PageOnce is launching a new service for everyone who’s tired of logging into a bunch of different sites to access different accounts, and even worse, memorizing all those usernames and passwords. It’s also for lazy folks like me, who avoid all that memorization by just using a couple of names and passwords all across the web.
Chief executive Guy Goldstein has a big vision — he wants PageOnce to be the one site you go to for manageingevery one of your online accounts. There are plenty of services that do something similar on a narrower scale, including Mint, which links your different financial accounts, and Digsby, which brings together your email, social networks and instant messaging. There’s also the OpenID initiative, which is working to help you create a single online identity that you can use to log in to different sites. But PageOnce may be the first to bring a much broader swath of information together in a single site.
It covers six categories — finance, shopping, utilities, social, travel and email. So you can use PageOnce to pay bills, receive email, check how many minutes are left in your cell phone plan and more, all through the PageOnce site.
The service is launching tomorrow, but it already has 20,000 users with 60,000 accounts in private testing mode. To give me a sense of the range that his company offers, Goldstein showed me a list of the top 20 services that users access with PageOnce. Gmail tops the list, which also includes Facebook, Amazon, At&T Wireless and American Express.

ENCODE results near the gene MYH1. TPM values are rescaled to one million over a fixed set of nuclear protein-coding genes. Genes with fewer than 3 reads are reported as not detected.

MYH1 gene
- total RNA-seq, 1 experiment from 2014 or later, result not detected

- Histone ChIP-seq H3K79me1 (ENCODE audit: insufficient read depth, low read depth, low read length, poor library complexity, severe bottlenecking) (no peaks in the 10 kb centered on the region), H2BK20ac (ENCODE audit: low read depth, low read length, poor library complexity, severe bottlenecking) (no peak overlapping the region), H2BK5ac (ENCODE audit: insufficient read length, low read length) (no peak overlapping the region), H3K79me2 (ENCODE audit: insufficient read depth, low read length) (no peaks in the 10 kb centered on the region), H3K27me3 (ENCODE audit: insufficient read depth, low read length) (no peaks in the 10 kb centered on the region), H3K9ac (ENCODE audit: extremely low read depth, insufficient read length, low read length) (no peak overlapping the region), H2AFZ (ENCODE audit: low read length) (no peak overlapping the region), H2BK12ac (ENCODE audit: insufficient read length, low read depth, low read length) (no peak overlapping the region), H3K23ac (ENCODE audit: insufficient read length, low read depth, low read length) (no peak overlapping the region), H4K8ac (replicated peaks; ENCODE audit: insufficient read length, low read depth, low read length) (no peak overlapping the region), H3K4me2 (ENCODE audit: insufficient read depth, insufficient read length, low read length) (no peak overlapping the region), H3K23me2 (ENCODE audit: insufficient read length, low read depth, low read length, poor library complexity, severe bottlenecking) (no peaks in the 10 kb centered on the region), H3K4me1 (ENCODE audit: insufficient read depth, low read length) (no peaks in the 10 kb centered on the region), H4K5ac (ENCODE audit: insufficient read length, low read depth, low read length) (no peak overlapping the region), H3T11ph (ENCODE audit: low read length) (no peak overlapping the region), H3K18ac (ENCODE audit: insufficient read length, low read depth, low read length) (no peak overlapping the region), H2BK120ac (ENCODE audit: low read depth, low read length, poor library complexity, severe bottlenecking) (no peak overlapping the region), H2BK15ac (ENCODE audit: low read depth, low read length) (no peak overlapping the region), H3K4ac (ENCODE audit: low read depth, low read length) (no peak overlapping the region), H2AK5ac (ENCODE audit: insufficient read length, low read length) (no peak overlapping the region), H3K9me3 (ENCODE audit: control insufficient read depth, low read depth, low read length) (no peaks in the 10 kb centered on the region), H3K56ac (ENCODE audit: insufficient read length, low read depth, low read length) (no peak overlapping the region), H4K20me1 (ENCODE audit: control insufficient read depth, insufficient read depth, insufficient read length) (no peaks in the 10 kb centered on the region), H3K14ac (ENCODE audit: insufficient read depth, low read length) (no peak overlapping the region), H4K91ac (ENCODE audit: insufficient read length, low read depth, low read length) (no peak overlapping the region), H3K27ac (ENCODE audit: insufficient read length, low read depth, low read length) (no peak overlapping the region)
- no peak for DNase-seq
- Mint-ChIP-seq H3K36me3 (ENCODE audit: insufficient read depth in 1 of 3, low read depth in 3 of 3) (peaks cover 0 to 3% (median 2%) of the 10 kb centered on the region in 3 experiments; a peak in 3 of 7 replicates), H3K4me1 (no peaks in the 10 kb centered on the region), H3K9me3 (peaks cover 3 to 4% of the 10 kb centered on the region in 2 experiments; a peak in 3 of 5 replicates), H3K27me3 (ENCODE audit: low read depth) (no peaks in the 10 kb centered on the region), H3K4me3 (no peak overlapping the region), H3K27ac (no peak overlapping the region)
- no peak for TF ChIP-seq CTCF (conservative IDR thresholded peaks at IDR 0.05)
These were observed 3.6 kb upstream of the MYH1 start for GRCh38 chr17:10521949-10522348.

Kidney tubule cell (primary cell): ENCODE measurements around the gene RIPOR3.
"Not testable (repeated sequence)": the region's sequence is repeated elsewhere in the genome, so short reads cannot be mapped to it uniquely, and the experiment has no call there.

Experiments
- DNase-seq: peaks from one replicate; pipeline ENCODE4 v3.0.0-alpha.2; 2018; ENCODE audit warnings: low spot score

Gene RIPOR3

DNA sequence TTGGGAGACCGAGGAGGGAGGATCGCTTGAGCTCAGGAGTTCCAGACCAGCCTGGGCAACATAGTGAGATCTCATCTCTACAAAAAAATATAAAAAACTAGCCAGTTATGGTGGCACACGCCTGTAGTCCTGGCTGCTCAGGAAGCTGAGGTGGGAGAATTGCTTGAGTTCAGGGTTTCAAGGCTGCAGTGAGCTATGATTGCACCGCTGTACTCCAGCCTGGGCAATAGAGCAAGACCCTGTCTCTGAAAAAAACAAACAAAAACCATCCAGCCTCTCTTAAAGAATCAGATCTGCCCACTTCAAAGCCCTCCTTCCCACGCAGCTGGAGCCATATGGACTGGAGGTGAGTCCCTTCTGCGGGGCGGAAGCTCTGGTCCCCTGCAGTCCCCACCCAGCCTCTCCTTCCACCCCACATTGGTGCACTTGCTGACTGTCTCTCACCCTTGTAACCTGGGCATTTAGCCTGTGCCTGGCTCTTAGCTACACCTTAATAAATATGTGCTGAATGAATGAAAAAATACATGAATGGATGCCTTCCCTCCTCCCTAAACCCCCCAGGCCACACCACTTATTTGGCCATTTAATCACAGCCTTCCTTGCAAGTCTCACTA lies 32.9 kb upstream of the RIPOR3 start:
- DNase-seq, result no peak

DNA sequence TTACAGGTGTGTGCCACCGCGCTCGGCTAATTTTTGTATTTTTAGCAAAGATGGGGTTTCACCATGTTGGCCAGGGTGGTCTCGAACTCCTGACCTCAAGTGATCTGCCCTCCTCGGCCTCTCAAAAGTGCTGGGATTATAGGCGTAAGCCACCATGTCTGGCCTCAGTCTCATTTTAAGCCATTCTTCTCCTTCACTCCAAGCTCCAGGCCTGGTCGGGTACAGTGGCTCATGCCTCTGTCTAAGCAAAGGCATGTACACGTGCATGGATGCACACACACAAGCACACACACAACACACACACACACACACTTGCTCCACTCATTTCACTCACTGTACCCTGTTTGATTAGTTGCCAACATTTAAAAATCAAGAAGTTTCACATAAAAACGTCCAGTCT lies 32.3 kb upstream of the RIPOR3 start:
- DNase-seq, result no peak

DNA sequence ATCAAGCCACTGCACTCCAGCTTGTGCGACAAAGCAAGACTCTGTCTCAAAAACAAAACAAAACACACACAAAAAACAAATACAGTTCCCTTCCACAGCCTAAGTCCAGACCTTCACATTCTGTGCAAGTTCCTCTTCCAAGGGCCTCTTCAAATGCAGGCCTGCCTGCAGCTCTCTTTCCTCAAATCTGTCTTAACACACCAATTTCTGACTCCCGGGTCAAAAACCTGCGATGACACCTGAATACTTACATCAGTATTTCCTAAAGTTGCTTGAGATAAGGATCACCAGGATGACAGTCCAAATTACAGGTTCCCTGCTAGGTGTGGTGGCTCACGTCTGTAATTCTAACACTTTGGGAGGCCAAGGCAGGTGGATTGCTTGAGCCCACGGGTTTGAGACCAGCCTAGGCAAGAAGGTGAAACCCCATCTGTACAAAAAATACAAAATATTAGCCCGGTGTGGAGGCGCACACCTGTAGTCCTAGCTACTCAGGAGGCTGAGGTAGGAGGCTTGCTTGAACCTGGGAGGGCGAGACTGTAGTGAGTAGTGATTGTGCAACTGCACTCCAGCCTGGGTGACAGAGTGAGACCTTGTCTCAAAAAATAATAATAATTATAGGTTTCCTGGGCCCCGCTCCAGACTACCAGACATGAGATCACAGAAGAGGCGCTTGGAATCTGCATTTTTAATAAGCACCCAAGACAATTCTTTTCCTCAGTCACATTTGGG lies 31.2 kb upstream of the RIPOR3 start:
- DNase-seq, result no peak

Of course, people may have some serious misgivings about providing a small startup with access to so much essential information. But Goldstein argues that PageOnce is actually safer. Not only does it offer “military grade security” (it’s certified by TRUSTe, McAfee HackerSafe and Verisign), it also eliminates the security risk created by the common practice of using a single password for a bunch of different accounts. Now you can have a many different passwords, because PageOnce remembers them for you. Given how much personal information people give away elsewhere online, I doubt too many users will have qualms about signing up for the service; let’s hope the company takes good care of that info.
PageOnce won’t be charging for the service, either. Instead, it offers targeted promotions that different providers can make to retain or “upsell” their existing customers. A cable company, for example, could use PageOnce to offer a month of free HBO. There’s certainly value in this kind of promotion, but PageOnce isn’t the only way companies can reach their customers, so it will be interesting to see if this model pays off.
The Palo Alto, Calif. startup was founded in 2007, and raised $1.5 million in January.
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